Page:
summaries of their findings to help inform the resources that History UK will produce and curate,
and attend virtual team meetings. They will be encouraged to write a blog post for the History UK
website on a topic of their choosing (relevant to the initiative), and may also be required to assist
in the organisation of an online ‘Pandemic Pedagogy’ roundtable.

The fellow will be expected to work flexibly for 50 hours in total over four weeks, starting on
Wednesday 17 June, or soon after. All work needs to be completed by Wednesday 15 July. The
renumeration for the fellowship is fixed at £750.

Person specification:

  • A postgraduate student (MA or PhD) in History, or a related subject, based at a higher
    education institution in the UK
  • Strong research skills
  • Excellent written and oral communication skills
  • Ability to work independently and with minimal supervision
  • Excellent organisation, project management skills, and attention to detail
  • Expertise and interest in pedagogy (preferable)
  • Experience of writing for the web (preferable)

To apply:

Send a CV of up to two pages and a one-page cover letter to pandemicpedagogy2020@gmail.com.
In the cover letter you should explain why you are interested in the role, how you meet the person
specification, and what you will bring to the initiative.

The deadline for applications is Thursday 11 June at 2pm.

Applications will be reviewed by the team working on the Pandemic Pedagogy initiative:
www.history-uk.ac.uk/2020/06/03/history-uks-pandemic-pedagogy-initiative-starts-today and the
successful candidate notified by the end of Monday 15 June.

Launch of New Funding Scheme for Black and Minority Ethnic History, supported by HUK, EHS and SHS

History UK, the Social History Society and the Economic History Society and are launching a new funding scheme to support Black and Minority Ethnic (BME) history. The scheme has been created in recognition of the under-representation, structural inequalities and racism afflicting UK Higher Education Institutions. We are committing £2,000 a year for three years in the first instance.

The BME Events and Activities Small Grants Scheme will provide grants of up to £750 to support activities and events run by BME historians or on subjects relating to BME history. It is open to applicants looking to run conferences, workshops and symposia, as well as other activities such as exhibitions, walking tours, performances of podcasts. The initial call for applications for funding opens today and will close on 1 September 2019. Further details are available here: http://socialhistory.org.uk/bme-events-and-activities/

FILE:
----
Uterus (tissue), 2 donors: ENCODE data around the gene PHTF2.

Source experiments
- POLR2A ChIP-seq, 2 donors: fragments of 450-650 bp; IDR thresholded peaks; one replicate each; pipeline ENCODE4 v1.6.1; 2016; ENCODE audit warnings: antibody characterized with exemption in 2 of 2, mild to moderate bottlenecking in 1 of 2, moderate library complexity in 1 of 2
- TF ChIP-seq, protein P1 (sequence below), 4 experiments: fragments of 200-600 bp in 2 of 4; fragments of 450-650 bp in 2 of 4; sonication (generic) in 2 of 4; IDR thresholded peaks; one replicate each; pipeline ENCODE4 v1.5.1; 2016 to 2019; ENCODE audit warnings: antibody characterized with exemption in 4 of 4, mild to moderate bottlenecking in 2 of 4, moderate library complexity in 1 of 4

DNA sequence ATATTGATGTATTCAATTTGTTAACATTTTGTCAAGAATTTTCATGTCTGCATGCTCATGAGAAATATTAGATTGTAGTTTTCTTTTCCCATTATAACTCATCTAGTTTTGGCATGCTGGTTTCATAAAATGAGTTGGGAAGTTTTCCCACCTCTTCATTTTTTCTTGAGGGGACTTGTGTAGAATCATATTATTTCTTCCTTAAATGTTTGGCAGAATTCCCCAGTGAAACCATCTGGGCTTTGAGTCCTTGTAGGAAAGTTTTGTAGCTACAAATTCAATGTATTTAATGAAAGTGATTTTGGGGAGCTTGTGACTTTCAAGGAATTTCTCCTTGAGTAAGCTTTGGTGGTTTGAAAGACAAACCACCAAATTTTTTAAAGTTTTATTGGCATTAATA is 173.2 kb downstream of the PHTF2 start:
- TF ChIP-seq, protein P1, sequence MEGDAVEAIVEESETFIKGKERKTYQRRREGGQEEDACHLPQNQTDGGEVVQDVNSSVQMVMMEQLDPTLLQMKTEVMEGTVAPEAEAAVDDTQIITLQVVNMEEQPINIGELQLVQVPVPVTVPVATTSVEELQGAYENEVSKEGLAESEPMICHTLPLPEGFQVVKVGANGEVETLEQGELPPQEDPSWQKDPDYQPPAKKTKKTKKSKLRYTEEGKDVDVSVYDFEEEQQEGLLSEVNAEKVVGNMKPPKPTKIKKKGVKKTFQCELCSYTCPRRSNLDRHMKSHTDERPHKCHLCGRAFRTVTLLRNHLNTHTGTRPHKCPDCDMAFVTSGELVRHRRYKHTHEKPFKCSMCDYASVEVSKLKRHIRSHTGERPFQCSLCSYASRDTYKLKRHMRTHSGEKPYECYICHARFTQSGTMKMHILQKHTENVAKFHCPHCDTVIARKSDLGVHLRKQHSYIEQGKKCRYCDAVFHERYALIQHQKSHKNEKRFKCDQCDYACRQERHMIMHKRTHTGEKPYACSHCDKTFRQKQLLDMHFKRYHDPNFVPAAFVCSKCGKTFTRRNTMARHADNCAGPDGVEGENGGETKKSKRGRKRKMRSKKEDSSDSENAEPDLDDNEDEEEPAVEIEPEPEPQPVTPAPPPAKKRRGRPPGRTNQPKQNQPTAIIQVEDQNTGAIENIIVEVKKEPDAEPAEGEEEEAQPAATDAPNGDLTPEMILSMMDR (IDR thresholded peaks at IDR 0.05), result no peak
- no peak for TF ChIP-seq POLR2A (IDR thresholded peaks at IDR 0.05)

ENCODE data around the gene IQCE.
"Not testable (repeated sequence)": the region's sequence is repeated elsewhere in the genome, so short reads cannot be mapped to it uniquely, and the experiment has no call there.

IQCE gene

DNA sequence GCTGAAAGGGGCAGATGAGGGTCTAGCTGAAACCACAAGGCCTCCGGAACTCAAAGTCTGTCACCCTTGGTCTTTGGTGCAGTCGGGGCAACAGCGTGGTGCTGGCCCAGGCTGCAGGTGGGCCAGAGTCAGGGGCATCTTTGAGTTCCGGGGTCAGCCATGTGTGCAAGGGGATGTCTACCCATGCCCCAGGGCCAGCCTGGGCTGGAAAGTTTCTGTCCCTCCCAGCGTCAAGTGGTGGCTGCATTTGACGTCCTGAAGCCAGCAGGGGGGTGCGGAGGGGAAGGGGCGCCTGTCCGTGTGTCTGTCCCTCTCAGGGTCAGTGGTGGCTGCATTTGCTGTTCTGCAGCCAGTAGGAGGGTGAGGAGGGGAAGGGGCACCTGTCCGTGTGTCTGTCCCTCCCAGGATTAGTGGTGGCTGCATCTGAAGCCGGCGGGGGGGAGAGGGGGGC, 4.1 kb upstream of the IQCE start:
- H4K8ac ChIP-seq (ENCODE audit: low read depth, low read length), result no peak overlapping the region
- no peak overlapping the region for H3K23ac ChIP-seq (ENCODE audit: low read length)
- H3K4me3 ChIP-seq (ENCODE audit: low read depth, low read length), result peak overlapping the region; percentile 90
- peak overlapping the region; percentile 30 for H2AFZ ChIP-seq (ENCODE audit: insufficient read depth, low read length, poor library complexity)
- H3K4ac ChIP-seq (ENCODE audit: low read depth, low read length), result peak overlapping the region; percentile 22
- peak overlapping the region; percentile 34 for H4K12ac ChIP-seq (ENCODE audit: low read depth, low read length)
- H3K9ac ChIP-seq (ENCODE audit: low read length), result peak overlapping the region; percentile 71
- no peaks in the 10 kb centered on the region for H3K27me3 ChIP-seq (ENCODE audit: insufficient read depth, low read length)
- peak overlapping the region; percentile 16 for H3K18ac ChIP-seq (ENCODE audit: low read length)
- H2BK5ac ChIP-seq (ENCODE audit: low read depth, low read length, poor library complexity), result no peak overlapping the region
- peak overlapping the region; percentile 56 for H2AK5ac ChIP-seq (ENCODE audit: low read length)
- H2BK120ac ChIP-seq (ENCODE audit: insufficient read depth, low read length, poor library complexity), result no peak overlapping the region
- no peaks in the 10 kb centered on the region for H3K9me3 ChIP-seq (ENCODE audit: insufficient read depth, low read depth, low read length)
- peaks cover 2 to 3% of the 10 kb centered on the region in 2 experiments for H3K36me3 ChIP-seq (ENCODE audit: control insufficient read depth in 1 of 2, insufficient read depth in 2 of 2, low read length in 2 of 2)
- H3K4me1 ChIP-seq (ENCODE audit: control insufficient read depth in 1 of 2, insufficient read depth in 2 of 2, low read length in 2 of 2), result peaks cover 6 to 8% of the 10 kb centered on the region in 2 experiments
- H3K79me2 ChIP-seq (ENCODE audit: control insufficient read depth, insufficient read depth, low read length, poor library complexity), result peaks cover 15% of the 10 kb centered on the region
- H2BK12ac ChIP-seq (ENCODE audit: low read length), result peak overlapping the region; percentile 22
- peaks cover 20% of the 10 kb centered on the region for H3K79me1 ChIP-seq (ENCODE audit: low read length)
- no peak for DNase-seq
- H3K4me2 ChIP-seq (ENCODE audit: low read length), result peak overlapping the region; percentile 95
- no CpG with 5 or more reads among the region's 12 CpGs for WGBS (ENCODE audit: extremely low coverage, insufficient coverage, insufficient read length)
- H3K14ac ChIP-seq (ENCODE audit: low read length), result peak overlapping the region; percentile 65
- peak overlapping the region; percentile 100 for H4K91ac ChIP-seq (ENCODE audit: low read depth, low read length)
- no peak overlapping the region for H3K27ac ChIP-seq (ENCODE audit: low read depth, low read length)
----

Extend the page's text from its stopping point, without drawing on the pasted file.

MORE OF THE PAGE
Lucinda Matthews-Jones and Jamie Wood, co-convenors of History UK, said:

This funding scheme represents another strand to History UK’s support for diversification of the historical profession in higher education, including events around inclusivity in the classroom, new-to-teaching workshops, and our annual academic job boot camp. We welcome the opportunity to collaborate with other subject organisations to address the issues raised in the RHS report last year and hope that this can lead to further initiatives.

A panel of experts, comprised of Professor Catherine Hall (University College London), Dr Meleisa Ono-George (University of Warwick) and Dr Jonathan Saha (University of Leeds), will assess all applications to the scheme.

This support is open to professional historians (working in universities or elsewhere), independent scholars, retired staff and students alike. The only stipulation is that applicants should be (or be willing to become) members of either the SHS or EHS. In the case of applicants who are permanently employed in Higher Education Institutions, their department should also be (or willing to become) a subscribing member of History UK.

Forthcoming HUK events in 2019: Developing collaboration between archives services and Higher Education

The National Archives and History UK

Come Together: Developing collaboration between archives services and Higher Education

Where: Venues and dates across England and Wales (for details see below)

Cost: Free (funded)

Audience: Archive staff, academics, and higher education staff considering, or working on, cross-sector collaborations and/or partnerships.  The workshops are open to academics from all disciplines.

Book your place via Eventbrite: https://www.eventbrite.co.uk/e/come-together-collaboration-between-archive-services-and-higher-education-tickets-53860849250